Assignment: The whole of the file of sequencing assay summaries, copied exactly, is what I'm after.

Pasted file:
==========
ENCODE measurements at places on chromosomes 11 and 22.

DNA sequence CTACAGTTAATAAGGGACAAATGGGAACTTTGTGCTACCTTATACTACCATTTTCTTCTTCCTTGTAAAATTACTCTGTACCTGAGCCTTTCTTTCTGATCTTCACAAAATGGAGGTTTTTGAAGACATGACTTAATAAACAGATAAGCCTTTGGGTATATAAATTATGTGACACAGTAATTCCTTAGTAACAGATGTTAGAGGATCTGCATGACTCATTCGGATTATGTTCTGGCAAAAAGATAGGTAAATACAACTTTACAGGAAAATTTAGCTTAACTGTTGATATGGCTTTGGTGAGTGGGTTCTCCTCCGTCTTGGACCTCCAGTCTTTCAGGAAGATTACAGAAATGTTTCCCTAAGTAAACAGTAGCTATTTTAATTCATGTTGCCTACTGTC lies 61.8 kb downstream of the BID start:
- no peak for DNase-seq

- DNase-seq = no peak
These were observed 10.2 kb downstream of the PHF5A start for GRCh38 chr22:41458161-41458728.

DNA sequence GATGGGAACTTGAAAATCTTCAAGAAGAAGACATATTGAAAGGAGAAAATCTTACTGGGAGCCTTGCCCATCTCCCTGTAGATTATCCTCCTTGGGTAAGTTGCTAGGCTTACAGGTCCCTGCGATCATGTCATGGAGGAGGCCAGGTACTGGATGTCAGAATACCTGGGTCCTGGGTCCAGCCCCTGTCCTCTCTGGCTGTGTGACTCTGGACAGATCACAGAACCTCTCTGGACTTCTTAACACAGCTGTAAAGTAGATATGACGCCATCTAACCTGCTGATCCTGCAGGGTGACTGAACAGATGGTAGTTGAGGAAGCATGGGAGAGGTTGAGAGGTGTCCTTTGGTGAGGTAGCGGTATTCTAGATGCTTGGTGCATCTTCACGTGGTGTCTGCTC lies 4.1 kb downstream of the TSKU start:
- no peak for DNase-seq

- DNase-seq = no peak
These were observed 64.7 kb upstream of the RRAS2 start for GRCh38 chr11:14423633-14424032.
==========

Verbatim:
ENCODE measurements at places on chromosomes 11 and 22.

DNA sequence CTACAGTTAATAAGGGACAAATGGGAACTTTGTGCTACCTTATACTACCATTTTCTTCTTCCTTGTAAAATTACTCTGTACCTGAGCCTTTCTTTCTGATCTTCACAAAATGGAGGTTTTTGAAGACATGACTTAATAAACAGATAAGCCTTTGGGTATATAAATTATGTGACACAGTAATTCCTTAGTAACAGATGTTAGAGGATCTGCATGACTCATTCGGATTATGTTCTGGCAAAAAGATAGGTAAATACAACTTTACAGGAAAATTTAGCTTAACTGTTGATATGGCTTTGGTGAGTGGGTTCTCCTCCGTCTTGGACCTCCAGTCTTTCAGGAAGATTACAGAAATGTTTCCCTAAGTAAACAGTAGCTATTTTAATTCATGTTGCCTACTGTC lies 61.8 kb downstream of the BID start:
- no peak for DNase-seq

- DNase-seq = no peak
These were observed 10.2 kb downstream of the PHF5A start for GRCh38 chr22:41458161-41458728.

DNA sequence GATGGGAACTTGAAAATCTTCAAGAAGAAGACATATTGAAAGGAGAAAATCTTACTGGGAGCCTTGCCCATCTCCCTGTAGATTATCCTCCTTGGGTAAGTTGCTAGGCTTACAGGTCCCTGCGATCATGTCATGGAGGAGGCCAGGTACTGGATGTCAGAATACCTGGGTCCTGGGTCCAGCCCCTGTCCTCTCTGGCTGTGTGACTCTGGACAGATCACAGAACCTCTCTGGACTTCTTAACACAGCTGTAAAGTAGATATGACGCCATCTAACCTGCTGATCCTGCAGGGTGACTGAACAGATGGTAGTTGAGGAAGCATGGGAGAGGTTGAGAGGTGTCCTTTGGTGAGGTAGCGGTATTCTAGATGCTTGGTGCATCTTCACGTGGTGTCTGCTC lies 4.1 kb downstream of the TSKU start:
- no peak for DNase-seq

- DNase-seq = no peak
These were observed 64.7 kb upstream of the RRAS2 start for GRCh38 chr11:14423633-14424032.